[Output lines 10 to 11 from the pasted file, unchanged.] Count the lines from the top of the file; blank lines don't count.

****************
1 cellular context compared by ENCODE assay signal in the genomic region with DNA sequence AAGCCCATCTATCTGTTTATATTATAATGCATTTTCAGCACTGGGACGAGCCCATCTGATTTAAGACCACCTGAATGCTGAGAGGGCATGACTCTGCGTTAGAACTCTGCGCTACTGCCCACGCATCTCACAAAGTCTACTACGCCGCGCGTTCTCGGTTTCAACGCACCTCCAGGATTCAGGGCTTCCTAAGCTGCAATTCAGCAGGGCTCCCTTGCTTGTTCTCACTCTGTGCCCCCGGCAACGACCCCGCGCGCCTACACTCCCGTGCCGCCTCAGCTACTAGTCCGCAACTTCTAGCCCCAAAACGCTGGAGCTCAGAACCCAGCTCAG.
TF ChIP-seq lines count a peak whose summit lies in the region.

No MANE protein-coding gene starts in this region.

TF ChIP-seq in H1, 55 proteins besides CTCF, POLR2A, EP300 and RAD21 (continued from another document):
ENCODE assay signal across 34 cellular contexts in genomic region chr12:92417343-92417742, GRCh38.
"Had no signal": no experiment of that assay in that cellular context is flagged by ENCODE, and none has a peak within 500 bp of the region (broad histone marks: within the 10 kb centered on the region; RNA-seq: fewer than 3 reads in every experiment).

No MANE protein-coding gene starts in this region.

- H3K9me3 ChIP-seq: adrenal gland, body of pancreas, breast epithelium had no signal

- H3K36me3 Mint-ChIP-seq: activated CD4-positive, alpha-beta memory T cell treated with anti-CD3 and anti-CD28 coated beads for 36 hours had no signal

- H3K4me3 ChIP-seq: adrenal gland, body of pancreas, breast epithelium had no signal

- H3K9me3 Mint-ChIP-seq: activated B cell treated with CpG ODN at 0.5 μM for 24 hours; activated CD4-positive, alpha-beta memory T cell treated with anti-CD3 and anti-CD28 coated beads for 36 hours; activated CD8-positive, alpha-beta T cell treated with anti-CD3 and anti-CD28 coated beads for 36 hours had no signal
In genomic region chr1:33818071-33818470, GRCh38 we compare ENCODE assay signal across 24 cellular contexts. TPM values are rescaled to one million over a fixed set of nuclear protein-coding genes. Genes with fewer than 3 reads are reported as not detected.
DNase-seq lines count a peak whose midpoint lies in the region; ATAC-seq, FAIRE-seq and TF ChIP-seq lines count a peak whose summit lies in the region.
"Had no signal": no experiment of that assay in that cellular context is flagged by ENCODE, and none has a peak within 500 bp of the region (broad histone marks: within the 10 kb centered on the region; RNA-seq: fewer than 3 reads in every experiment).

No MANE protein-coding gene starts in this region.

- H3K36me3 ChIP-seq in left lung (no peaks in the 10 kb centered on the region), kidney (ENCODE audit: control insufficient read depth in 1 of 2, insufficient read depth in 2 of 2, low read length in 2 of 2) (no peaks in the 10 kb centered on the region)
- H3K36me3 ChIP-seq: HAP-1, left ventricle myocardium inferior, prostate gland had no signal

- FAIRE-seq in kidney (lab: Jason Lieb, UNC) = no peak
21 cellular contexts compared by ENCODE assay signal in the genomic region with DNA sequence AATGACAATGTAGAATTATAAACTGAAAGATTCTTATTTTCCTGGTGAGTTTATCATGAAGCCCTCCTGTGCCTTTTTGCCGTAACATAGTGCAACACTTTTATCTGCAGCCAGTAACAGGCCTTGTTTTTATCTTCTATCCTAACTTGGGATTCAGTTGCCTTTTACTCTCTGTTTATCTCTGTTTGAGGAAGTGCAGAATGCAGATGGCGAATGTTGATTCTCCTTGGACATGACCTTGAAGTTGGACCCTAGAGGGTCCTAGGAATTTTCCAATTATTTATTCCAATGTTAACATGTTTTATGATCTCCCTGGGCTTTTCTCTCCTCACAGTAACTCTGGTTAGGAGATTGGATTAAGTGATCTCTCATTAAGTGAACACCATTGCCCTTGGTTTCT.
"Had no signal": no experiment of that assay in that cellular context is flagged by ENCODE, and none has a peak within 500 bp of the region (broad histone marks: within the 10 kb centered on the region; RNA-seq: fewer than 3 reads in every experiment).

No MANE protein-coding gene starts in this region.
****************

- H3K4me3 ChIP-seq: adrenal gland, body of pancreas, breast epithelium had no signal

- H3K9me3 Mint-ChIP-seq: activated B cell treated with CpG ODN at 0.5 μM for 24 hours; activated CD4-positive, alpha-beta memory T cell treated with anti-CD3 and anti-CD28 coated beads for 36 hours; activated CD8-positive, alpha-beta T cell treated with anti-CD3 and anti-CD28 coated beads for 36 hours had no signal